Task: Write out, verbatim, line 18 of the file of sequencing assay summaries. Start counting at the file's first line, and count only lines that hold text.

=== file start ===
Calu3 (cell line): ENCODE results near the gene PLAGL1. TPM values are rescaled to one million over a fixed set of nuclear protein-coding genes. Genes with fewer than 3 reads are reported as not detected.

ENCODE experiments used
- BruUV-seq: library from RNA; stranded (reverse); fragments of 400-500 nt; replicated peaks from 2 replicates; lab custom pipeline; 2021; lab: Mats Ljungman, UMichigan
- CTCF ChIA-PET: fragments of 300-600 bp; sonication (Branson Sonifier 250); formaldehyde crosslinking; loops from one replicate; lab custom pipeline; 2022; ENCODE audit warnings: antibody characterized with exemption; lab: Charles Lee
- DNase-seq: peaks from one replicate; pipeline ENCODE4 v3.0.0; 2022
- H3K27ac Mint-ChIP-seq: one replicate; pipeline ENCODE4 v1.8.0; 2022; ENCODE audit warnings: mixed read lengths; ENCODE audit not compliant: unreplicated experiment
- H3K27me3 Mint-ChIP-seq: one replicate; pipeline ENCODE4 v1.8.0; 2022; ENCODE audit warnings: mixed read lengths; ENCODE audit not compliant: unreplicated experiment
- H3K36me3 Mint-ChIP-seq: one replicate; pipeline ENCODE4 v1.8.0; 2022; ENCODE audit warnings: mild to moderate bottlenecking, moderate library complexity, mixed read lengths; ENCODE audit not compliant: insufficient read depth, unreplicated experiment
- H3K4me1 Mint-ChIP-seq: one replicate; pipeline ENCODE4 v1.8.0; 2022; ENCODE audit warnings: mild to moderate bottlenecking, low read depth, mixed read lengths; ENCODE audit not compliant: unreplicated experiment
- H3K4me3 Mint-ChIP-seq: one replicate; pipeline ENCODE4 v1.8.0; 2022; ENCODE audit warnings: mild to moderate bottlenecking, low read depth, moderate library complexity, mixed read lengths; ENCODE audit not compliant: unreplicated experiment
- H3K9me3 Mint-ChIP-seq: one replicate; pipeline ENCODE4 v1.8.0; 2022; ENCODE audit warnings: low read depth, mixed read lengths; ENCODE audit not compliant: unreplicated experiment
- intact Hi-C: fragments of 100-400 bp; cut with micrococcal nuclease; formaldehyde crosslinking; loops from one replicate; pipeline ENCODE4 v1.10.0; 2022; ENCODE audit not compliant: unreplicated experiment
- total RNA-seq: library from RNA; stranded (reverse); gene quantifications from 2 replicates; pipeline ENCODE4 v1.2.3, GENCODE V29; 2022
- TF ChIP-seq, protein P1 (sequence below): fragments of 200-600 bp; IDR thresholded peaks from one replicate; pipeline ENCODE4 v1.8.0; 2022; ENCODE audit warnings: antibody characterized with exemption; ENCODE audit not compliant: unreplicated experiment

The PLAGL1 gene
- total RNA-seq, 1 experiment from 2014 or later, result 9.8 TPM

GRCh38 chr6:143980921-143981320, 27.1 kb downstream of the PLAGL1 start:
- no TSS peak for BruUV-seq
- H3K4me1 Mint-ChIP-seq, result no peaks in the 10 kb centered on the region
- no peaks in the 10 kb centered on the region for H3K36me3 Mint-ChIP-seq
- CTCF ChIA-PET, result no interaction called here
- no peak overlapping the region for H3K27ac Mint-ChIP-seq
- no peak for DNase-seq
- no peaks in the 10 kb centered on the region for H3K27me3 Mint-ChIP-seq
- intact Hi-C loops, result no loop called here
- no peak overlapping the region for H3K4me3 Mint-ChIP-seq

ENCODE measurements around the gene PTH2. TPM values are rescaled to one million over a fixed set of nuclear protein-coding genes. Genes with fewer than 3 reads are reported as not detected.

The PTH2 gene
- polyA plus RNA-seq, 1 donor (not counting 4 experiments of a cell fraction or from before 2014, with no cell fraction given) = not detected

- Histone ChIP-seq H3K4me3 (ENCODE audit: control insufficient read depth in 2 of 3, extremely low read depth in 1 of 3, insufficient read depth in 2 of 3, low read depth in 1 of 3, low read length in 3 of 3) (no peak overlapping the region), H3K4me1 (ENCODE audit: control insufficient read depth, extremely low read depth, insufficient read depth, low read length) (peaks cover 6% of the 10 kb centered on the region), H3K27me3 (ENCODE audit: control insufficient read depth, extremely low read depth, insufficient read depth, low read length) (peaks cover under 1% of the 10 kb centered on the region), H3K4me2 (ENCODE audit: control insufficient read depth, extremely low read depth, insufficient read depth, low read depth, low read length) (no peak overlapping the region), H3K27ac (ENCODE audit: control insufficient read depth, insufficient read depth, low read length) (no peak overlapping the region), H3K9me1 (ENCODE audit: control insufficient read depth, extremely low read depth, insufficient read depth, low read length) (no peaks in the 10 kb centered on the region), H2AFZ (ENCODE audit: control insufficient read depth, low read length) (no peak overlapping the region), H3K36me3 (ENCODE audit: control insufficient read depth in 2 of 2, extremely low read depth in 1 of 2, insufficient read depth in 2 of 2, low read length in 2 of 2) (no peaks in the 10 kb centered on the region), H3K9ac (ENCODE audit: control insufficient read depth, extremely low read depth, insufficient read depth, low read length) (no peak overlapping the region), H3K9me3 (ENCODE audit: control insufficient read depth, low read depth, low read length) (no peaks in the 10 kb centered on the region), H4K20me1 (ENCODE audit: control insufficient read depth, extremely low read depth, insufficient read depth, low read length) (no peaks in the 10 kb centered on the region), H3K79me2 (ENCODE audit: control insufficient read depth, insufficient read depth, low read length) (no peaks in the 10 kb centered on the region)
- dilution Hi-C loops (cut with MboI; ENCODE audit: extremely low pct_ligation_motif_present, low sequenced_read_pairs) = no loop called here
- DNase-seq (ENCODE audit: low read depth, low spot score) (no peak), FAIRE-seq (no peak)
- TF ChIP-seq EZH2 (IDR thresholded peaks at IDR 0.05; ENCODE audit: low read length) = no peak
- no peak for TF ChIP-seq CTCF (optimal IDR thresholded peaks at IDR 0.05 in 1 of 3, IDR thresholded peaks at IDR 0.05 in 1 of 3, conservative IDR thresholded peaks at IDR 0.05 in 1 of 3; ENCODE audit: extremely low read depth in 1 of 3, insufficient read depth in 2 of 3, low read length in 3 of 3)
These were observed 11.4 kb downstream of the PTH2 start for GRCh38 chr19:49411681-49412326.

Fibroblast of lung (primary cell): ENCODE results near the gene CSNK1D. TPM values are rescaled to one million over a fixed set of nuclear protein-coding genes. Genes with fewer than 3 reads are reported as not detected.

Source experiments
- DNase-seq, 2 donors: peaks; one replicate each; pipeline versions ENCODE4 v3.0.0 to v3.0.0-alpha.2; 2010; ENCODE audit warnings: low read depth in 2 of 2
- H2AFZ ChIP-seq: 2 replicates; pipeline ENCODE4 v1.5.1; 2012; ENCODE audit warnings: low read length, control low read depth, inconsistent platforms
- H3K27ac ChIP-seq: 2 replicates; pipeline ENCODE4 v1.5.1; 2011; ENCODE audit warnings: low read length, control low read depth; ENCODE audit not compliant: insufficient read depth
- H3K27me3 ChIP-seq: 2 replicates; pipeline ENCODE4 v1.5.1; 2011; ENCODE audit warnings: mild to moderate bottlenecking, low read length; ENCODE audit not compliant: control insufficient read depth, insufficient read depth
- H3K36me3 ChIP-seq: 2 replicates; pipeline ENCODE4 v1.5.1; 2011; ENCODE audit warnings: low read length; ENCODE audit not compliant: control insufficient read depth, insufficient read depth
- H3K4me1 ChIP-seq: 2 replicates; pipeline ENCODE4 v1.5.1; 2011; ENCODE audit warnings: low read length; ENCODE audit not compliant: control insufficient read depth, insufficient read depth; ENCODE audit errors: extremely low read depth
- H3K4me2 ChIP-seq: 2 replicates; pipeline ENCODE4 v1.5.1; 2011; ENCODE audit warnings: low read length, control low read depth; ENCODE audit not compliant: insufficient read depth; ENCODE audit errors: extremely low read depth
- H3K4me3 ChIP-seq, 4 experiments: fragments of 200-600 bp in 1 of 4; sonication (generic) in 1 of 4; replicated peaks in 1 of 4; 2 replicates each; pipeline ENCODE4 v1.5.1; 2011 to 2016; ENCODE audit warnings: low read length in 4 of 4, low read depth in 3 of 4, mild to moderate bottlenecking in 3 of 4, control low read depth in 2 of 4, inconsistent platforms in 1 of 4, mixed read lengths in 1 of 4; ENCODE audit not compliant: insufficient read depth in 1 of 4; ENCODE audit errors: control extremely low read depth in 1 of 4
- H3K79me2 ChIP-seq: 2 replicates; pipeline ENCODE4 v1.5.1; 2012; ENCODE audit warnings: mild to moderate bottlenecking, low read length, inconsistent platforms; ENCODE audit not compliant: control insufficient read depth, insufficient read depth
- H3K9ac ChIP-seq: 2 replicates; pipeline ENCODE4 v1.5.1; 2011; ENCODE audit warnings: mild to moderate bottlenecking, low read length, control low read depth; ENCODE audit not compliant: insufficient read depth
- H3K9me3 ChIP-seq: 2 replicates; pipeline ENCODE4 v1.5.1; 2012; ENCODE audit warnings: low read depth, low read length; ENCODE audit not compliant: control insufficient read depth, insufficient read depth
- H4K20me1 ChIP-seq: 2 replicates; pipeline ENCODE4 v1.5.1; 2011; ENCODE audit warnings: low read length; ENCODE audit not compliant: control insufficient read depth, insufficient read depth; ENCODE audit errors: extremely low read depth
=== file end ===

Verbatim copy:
- no TSS peak for BruUV-seq